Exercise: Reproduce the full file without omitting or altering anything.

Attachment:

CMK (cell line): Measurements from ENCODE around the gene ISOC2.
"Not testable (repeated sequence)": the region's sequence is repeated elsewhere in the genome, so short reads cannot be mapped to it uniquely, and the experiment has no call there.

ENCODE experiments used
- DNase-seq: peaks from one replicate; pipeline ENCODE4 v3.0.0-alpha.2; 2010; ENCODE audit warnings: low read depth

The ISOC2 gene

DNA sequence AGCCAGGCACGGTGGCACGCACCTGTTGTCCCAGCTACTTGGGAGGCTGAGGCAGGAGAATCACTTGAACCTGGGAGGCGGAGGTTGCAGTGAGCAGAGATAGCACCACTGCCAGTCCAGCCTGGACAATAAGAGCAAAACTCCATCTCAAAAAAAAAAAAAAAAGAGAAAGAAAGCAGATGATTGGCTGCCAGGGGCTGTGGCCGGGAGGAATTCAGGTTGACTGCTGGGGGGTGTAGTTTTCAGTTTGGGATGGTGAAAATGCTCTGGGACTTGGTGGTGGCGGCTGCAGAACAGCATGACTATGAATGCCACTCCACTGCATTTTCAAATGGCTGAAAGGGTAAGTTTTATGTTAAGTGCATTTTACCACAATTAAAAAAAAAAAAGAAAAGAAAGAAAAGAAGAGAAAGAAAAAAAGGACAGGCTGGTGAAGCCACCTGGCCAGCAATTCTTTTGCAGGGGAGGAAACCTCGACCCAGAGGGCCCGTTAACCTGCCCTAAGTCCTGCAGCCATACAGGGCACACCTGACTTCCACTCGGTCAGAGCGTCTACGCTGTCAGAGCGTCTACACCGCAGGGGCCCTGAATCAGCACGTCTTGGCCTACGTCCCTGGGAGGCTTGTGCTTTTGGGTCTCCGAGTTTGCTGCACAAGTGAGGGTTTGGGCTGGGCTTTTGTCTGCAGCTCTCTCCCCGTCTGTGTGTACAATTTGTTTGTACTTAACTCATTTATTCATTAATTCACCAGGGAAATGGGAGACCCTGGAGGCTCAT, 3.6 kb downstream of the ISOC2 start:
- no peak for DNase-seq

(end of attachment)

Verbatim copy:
CMK (cell line): Measurements from ENCODE around the gene ISOC2.
"Not testable (repeated sequence)": the region's sequence is repeated elsewhere in the genome, so short reads cannot be mapped to it uniquely, and the experiment has no call there.

ENCODE experiments used
- DNase-seq: peaks from one replicate; pipeline ENCODE4 v3.0.0-alpha.2; 2010; ENCODE audit warnings: low read depth

The ISOC2 gene

DNA sequence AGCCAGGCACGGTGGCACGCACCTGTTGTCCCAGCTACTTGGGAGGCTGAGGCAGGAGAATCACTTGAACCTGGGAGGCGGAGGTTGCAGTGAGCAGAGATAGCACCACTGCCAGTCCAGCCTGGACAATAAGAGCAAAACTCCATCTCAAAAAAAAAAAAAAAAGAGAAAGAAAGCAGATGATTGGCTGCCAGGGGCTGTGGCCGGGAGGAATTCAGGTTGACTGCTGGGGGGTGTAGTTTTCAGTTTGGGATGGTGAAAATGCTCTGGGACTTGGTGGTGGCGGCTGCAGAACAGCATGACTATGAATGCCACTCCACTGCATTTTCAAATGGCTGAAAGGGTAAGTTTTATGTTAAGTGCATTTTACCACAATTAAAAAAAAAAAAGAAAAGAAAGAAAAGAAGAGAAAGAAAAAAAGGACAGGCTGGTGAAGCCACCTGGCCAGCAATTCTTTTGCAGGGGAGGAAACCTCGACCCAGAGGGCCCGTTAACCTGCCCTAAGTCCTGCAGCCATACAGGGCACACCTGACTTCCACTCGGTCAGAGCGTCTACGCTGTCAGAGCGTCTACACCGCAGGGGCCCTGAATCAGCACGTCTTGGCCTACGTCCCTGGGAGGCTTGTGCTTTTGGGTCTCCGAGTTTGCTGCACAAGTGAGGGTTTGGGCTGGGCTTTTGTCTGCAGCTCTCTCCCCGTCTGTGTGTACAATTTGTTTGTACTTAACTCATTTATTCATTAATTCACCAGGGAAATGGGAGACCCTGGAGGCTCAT, 3.6 kb downstream of the ISOC2 start:
- no peak for DNase-seq